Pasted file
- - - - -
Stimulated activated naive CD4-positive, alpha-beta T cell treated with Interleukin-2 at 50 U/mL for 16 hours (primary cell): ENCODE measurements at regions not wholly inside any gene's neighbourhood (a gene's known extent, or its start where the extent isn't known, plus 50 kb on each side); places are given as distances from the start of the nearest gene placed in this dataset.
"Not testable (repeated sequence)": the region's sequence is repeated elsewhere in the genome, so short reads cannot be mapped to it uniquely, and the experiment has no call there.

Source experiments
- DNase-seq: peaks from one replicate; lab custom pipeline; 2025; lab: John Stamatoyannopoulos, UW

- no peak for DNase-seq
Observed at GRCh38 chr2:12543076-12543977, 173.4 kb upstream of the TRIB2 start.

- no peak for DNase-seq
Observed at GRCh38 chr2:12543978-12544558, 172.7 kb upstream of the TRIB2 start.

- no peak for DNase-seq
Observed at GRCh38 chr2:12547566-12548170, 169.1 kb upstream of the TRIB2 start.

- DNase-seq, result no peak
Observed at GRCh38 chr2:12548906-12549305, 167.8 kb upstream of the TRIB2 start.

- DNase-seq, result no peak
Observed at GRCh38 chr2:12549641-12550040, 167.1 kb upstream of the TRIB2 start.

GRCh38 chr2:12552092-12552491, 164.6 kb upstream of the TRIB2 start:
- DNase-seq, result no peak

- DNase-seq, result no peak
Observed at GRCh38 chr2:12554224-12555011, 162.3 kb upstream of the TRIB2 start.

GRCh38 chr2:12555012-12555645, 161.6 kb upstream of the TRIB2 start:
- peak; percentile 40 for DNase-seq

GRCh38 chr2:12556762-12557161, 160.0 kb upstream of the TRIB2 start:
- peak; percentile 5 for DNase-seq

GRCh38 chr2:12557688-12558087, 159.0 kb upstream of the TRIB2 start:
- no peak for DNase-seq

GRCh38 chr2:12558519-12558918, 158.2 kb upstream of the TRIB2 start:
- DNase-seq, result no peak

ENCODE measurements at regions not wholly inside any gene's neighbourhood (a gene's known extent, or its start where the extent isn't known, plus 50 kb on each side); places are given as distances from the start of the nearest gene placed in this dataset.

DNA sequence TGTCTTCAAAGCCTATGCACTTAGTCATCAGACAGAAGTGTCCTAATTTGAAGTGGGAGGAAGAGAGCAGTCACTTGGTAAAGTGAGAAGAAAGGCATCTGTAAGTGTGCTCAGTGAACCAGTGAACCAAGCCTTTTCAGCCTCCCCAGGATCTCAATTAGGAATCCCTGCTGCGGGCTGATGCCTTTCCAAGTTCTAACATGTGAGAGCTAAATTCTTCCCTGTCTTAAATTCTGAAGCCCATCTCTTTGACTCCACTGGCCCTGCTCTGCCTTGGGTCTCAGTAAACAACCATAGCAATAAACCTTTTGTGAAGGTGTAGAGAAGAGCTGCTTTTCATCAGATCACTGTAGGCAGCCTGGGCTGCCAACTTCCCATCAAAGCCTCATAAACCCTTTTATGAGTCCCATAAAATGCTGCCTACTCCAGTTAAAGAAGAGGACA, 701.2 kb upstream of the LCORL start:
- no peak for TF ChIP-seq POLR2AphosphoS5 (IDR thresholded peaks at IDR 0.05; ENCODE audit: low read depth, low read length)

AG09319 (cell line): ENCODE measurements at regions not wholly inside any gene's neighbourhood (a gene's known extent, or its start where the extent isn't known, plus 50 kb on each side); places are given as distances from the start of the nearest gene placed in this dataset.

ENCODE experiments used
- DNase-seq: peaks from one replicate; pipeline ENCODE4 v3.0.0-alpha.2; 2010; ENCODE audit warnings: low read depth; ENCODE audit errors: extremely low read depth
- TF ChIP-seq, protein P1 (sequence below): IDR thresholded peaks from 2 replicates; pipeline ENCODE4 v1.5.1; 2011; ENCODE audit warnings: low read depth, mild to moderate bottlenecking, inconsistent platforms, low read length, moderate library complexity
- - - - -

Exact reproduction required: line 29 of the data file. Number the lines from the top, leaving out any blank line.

- no peak for TF ChIP-seq POLR2AphosphoS5 (IDR thresholded peaks at IDR 0.05; ENCODE audit: low read depth, low read length)